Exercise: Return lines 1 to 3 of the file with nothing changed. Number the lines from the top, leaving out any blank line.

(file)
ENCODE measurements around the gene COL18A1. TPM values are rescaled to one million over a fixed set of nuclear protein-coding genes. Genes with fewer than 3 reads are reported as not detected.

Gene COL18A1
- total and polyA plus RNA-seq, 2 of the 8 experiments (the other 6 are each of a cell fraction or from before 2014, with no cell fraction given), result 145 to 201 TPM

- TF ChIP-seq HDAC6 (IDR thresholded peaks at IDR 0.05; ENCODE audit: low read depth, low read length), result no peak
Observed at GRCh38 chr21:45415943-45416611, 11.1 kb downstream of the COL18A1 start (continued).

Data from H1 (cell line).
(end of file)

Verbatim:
ENCODE measurements around the gene COL18A1. TPM values are rescaled to one million over a fixed set of nuclear protein-coding genes. Genes with fewer than 3 reads are reported as not detected.

Gene COL18A1
- total and polyA plus RNA-seq, 2 of the 8 experiments (the other 6 are each of a cell fraction or from before 2014, with no cell fraction given), result 145 to 201 TPM